The oil filter was in need of cleaning, of course, and the oil pump screen was still usable after the gaskets were pared away from the screen flange. New gaskets and seals, plus a screw kit and the return springs all came from Tim McDowell’s site: www.classichondarestoration.com, and arrived in just a couple of days.
To remedy the water-damaged carburetor, I was able to pull out a good spare carb body from the extras that came down with the bike, so that issue was remedied without extra expense.
The replacement cylinder block for the engine was a die-cast unit that uses the narrow tensioner. I was happy to have a ready-to-go cylinder except for the broken fins on the top and in the middle of the cylinder block. Rob North managed to squeeze me into his work schedule and fix the fins so I could wrap up the engine work.
Dave had asked me if there was a problem with the starter motor. I seldom see problems with them, so I cleaned it up and added a little silver paint to freshen it up. Once the engine was finalized and re-installed, the starter button only brought forth a “click” and then nothing more. The tags on the bike were from 1977, so I thought that the solenoid might have had corrosion buildup on the internal contacts. Removed and disassembled, the solenoid really wasn’t having issues, it appeared. So, once I knew that the battery power was getting to the starter motor, I knew that the starter had to come back out for inspection.
Taking the wrap-around cover off the brush end of the starter revealed a stuck contact brush in the holder, but no signs of corrosion that would cause such a problem. I cleaned the brush holder carefully, but every time the brush was inserted, it would jam up again. Finally, I carefully filed a little material off of the sides of the brush until it slid easily through the holder.
I had already replaced the starter clutch rollers, springs, and caps, so that wouldn’t be an issue, but once the starter was replaced, the motor would try to pull the engine over with the starter chain, but it would stall out and make a loud screeching sound. The last place to visit was the starter drive end, so the motor was removed yet again and the drive removed. The three screws that held the drive unit were not factory tight, so someone must have been wrestling with this problem previously. There wasn’t a lot of grease inside the planetary gears and sun gear, and most of it was dried out. Cleaning the sun gear, I discovered a groove in the outside of the piece that clicked in an old memory of having these starters apart before and that there was supposed to be a steel pin that anchored the sun gear to the housing. All I was able to find was some tiny pieces of pin, buried in the old grease.
I searched through my bits and pieces of Honda parts and didn’t find anything that was that small. Finally, I discovered a 1/16” drill bit that fits the housing hole just about right. I shortened up the bit so that just the smooth shank was a nice fit and reassembled the drive unit with fresh grease. Finally, the starter motor kicked the engine over with vigor and it started up quickly. I was feeding the carbs off of a remote fuel bottle and let it idle for a few minutes while I checked for oil leaks or other issues. There was no smoke out of the header pipes and no leaks so it was good to go, as far as I could see.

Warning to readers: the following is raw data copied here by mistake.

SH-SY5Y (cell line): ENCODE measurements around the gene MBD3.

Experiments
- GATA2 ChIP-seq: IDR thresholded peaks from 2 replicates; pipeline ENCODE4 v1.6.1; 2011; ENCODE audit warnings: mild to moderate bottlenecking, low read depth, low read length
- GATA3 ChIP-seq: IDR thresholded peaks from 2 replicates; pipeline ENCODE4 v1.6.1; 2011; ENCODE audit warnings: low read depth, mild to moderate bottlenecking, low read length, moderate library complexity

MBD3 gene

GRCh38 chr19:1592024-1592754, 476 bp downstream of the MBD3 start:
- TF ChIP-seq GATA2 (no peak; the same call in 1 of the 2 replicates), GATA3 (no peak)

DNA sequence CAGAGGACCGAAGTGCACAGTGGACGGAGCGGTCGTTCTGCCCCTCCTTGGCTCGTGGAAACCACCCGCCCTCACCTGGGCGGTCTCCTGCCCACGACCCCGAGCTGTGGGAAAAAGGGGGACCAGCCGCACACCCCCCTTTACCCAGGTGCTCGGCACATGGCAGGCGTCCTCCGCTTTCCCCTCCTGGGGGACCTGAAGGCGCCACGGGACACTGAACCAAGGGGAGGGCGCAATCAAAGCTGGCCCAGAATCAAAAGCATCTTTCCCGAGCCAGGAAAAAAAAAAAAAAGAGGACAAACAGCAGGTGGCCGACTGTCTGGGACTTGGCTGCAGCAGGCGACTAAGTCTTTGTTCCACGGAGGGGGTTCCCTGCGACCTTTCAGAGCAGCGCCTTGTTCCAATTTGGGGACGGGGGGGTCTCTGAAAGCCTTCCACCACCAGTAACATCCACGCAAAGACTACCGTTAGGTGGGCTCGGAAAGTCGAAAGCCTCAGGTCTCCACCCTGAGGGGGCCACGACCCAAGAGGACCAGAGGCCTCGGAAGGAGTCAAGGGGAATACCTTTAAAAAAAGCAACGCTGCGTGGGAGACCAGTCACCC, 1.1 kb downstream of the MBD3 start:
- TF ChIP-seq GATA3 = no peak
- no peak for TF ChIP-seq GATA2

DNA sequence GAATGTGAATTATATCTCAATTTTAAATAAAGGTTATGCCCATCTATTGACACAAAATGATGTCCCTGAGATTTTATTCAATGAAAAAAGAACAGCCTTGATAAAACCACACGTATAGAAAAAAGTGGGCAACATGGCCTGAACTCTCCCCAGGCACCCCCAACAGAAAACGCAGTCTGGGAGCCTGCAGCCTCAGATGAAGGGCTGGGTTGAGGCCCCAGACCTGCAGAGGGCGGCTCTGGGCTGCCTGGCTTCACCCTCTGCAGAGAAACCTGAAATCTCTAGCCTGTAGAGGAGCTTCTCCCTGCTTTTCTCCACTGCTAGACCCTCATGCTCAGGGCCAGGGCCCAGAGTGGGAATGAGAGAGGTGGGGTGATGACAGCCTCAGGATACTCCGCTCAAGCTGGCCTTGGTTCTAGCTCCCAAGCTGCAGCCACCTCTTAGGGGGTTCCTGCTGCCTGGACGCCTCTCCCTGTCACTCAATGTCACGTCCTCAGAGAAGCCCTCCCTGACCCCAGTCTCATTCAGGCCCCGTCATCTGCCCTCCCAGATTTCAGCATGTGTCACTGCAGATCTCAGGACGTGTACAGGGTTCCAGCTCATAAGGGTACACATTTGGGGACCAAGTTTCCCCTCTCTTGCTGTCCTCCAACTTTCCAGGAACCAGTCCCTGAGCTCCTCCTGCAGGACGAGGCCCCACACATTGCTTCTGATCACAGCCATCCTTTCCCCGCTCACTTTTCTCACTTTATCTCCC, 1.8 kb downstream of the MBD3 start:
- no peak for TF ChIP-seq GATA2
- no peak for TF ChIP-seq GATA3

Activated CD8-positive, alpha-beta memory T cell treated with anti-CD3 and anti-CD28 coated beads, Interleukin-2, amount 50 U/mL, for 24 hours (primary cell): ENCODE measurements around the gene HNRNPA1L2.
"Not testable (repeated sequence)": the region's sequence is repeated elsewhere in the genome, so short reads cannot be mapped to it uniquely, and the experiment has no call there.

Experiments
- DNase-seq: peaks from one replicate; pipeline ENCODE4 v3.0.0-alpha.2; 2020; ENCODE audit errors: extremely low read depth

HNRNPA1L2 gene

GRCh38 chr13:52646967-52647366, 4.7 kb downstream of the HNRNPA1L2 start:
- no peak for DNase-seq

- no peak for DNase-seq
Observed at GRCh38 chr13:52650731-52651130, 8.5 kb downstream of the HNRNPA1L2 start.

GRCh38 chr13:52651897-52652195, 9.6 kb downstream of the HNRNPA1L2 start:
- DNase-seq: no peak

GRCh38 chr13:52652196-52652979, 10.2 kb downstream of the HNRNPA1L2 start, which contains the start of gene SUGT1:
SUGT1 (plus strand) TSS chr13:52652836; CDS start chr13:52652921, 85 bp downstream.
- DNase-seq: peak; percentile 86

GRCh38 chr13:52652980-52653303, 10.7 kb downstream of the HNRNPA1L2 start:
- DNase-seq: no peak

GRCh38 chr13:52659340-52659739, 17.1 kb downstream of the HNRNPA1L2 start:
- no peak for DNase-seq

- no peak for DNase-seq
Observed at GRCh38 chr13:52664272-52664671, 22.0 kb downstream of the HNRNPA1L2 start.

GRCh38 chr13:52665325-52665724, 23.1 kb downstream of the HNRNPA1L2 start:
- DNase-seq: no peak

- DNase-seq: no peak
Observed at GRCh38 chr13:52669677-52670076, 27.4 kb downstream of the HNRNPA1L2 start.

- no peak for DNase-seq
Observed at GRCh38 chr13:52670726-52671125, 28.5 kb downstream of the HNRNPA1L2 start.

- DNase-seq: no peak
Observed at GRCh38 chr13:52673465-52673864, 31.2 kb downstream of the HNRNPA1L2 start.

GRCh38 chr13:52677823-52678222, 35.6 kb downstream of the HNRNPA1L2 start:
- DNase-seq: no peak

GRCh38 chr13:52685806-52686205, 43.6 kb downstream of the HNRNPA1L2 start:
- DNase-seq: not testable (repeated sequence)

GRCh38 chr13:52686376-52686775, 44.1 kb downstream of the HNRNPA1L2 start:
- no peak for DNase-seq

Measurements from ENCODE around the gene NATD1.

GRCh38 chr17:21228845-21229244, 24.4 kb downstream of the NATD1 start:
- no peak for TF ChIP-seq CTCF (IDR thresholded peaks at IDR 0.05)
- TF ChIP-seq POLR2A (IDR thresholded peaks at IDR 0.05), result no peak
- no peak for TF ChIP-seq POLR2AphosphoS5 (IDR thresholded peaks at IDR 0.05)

As always, there were side issues that took more time and running around to solve. The ignition switch which had a common T series key started to seize up during the first few minutes of getting powered up after 45 years. I took it out, noticing that a few wires were not installed correctly on the back. On top of that, the whole wiring harness was installed over the frame tube instead of beneath it back by the battery box. So, more time was taken to cut through all of the tie-wraps and reposition everything. Inside the headlight shell, the speedometer bulb covers had melted in place, so the whole speedo was removed and the rubber chipped off of the bulb sockets, which were empty when removed. New bulbs were installed and a newer light bulb harness was installed. The neutral light lead was missing as well, plus there was no headlight rim. There was a new bulb in the box of spares, so I offered up my last NOS headlight rim and clips to put the headlight back to normal again. The bike had huge 6-bend handlebars, so the starter wire had been extended to connect to the harness leads. The dimmer switch was found in the box of spares, with a partially set of extended wires that were never completed. Bikes like this will drive you crazy with all the little detail issues that need five or ten or fifteen minutes or more to resolve, not including finding the necessary parts to put it all together again.
Dave came down a few days later, on a Saturday morning, leaving his house at 4am. He arrived in Spring Valley at 7:30 and after some test running of both bikes, they were eventually loaded up on his 3-rail trailer, and off he went back to Santa Clarita. He was pleased that I was able to revive these two neglected bikes and has plans to get them fully cleaned up and licensed for the street.
It was a huge undertaking for me, especially having stuck piston pins and pistons in the two bikes. I was happy to get a final check for the work and parts, then send both bikes off to new lives in Santa Clarita (actually Canyon Country, according to the ZIP code).
Bill Silver aka MrHonda